In the publishing business things tend to happen slowly, and in a certain order. A lot of the time it is easy for publishers to perceive rights business as a happy addendum to their main business (apart from those publishers for whom coeditions are a core part of their business model, but they are rare enough): publish the book for the home market first and then use the finished books to drive rights sales, using book fairs, the network of rights agents, websites etc to ensure that books get the best possibly chance of having a life in other markets: we have been very successful at this over the years, as our long list of foreign editions shows. As it is easier to sell from a finished book than a pre-publication description, this is usually the way we work. The majority of the time the revenue from volume sales will outweigh those from rights in any case, as many are small, but there are a significant number of cases where fights revenues, for author and publisher, are very significant — Brendan O’Carroll’s The Mammy has appeared in over a dozen foreign editions; Epic and Saga, for Conor Kostick; The Moorehawke Trilogy by Celine Kiernan; Eoin Colfer’s books — in children’s publishing these tend to be at the higher age levels, with titles for younger children so often met with a response of “we have our own authors for these books”, but even here there are significant exceptions: The Little Black Sheep sold over 250,000 copies in Japan!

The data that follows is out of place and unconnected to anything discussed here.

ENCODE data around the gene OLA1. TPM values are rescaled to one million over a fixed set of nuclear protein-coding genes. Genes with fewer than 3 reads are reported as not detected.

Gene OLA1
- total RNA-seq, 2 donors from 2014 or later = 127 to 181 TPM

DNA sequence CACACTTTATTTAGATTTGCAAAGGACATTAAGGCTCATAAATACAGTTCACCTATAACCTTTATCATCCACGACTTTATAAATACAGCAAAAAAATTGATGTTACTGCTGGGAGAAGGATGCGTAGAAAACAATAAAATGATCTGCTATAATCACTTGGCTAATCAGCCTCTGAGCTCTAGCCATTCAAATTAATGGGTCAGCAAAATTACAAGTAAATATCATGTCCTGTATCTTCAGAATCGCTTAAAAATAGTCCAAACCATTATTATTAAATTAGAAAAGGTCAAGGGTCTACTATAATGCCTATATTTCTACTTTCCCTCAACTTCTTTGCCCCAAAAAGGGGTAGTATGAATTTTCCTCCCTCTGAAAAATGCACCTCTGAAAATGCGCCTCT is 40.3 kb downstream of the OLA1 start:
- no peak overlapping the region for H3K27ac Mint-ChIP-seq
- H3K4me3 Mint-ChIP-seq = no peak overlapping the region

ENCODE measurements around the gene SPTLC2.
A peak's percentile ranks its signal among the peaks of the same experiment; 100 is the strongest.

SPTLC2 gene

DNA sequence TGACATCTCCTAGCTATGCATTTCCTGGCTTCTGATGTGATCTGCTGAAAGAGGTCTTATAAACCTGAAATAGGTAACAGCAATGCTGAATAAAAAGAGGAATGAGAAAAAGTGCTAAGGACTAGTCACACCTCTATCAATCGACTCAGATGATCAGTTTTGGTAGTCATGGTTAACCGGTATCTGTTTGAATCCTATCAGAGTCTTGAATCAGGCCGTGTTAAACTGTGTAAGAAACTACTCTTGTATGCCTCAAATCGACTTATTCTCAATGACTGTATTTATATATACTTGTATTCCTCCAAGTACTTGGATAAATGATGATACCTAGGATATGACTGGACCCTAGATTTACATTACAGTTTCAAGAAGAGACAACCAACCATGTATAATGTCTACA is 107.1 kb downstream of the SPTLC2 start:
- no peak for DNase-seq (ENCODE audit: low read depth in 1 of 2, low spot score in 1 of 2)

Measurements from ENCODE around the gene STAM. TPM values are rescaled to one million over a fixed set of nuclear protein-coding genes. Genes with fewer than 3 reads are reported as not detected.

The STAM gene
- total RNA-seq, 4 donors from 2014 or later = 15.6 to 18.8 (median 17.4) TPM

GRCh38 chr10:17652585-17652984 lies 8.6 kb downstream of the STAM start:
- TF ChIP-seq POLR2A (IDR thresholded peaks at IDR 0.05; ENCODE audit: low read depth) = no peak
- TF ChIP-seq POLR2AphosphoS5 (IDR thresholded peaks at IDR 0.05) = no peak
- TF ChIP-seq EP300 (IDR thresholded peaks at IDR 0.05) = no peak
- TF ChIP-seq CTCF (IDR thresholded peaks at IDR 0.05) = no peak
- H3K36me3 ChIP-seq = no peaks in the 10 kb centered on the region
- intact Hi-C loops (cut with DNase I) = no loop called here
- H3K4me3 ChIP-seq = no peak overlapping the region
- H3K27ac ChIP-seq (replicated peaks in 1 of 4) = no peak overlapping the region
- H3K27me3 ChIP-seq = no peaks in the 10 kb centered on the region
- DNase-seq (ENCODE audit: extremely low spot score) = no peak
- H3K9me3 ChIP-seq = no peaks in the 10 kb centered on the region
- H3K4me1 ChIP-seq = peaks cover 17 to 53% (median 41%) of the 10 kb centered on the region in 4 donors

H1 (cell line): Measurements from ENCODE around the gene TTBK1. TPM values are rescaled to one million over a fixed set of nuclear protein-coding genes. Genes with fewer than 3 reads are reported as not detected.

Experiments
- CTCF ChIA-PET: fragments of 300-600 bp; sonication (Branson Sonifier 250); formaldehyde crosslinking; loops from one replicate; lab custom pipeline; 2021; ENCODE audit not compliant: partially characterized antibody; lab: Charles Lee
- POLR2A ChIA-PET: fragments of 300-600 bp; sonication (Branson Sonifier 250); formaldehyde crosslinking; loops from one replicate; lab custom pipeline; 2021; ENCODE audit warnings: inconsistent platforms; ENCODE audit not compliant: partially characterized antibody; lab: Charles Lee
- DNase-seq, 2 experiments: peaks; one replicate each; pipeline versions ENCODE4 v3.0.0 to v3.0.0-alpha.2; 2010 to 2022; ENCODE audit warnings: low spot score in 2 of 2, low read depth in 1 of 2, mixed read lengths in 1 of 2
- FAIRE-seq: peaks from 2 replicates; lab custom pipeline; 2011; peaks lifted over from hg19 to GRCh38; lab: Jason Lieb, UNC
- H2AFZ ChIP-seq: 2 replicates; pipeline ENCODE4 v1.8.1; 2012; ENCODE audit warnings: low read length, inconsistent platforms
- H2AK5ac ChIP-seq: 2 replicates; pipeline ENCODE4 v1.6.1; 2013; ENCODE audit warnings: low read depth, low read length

We have had one delightful little series that has bucked the trend in an unusual way: The Witch Apprentice by Marian Broderick was published in our Forbidden Files series a few years ago. Marian used to work for us, and it’s always fun to work with someone who has jumped the fence from editor to author, as they really understand the process — quite apart from practically being family! Anyway, we showed this at Frankfurt and it was well-received: so well that Bertelsmann said that they would take the book on condition that it had a sequel, shortly after which they asked for a trilogy! We had thought of it as a stand-alone, but they had a good point — it was more than that.
So a big thanks for Bertelsmann for seeing the potential in Anna and encouraging us to develop these books largely on the back of rights potential, and to Marian, Francesca Carabelli (the wonderful illustrator) and Helen Carr (the editor) for seeing it through to a finish!